Unfortunately, Transamerica reports the estimated median savings for sixtysomethings is $202,000. At this point, it’s harder to save enough to make up for any shortfall. If you are behind on your savings, take a hard look at your assets and see what can be monetized at some point to help sustain you.

This is also the decade you can start receiving Social Security benefits. Most seniors find this to be a significant source of monthly income. For instance, the average monthly benefit for a retired worker in 2022 was $1,614 per month.

How Much Does the Average 65-Year-Old Have Saved for Retirement?

The median household headed by a person or people aged 65 to 74 had savings of about $164,000 in retirement accounts, according to the latest Federal Reserve numbers, for 2019.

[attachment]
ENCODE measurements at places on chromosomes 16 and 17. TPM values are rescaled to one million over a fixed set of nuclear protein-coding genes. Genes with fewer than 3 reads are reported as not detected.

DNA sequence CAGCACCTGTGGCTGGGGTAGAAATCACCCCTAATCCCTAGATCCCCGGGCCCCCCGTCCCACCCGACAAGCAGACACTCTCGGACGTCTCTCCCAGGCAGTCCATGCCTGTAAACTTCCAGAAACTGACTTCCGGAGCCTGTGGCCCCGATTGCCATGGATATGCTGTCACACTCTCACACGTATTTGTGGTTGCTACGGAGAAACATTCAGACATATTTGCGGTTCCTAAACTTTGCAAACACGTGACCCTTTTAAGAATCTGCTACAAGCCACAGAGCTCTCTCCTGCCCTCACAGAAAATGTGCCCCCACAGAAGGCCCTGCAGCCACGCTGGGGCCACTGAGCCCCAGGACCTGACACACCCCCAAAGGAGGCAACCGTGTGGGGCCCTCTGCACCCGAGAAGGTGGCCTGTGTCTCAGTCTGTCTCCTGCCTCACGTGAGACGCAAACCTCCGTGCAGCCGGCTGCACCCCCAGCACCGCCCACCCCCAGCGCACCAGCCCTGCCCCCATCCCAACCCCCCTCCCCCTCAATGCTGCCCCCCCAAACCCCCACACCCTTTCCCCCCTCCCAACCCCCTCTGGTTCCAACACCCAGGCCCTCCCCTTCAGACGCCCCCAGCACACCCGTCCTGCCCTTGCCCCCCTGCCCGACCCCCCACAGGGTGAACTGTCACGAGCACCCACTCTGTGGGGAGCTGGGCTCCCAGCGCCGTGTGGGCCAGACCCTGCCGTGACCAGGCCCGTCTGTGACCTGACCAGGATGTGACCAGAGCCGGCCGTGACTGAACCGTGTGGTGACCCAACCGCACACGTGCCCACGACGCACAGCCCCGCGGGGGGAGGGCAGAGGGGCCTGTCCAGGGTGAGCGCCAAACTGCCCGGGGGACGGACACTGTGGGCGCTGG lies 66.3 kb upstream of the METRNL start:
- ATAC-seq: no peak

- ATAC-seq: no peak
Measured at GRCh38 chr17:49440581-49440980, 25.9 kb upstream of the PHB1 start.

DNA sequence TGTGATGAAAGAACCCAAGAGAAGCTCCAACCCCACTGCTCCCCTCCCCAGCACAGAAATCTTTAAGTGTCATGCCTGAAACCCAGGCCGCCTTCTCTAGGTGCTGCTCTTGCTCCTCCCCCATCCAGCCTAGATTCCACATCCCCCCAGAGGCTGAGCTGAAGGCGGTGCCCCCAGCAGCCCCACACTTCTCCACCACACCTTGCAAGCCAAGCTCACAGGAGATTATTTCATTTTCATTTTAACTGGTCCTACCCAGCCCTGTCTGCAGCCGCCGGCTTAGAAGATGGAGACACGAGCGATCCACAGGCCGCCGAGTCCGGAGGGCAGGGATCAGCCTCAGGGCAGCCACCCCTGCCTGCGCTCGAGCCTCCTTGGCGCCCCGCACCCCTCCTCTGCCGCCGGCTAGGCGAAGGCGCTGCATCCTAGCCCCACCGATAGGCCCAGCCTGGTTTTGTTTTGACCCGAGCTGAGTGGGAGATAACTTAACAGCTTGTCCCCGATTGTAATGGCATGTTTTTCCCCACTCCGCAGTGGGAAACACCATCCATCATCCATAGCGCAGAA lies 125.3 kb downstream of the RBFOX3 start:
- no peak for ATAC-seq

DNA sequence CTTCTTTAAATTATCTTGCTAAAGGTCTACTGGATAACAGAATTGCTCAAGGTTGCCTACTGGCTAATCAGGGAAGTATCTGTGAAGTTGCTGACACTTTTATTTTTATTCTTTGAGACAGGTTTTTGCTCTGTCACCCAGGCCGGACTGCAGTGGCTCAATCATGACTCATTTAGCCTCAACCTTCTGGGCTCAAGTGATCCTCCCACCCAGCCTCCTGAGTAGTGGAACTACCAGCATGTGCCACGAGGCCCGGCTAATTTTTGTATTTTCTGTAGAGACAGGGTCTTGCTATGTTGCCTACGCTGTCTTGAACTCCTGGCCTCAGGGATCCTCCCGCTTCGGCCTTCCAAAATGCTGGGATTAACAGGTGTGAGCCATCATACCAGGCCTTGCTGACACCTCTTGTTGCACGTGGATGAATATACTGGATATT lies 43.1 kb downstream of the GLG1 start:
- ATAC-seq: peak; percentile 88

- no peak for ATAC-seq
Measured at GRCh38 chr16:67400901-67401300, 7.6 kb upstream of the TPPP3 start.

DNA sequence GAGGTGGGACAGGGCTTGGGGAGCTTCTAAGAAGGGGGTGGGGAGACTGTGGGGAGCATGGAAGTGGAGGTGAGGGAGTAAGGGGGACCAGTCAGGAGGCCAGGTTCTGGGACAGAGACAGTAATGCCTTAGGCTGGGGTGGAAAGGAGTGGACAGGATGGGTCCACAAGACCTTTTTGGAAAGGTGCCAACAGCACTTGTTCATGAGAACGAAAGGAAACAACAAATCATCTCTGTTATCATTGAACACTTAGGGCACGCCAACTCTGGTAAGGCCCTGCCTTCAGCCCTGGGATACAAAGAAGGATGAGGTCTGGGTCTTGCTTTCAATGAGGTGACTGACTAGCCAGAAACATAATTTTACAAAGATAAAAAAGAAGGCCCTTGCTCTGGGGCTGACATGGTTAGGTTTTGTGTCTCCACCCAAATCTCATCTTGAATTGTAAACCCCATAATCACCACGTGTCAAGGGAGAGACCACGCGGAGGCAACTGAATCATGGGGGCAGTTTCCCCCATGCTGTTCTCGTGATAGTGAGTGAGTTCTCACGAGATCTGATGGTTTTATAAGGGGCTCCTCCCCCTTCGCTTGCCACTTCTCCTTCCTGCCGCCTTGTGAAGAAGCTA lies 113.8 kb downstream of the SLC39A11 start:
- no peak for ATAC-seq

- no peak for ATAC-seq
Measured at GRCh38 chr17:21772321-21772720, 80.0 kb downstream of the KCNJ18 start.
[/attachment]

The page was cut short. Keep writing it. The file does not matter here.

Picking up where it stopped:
I Don't Have Access to a 401(k). How Can I Save for Retirement?

A self-employed person, a freelancer, or anyone else with earned income can open an individual retirement account (IRA) and benefit from its tax advantages. An IRA can be opened at most banks, brokerages, and other financial institutions.

You won't get an employer match, but you will get a tax break on your savings. A "traditional" IRA lets you reduce your taxable income for the year while depositing that income in your account. If you choose a Roth IRA, you pay the income taxes owed on that amount that year but won't owe any tax on the amount you withdraw later.

In any case, unlike a salaried employee, you'll have a vast number of choices for your money. You can invest in stocks, bonds, exchange-traded funds (ETFs), or mutual funds.

I'm Living Paycheck to Paycheck. How Can I Save for Retirement?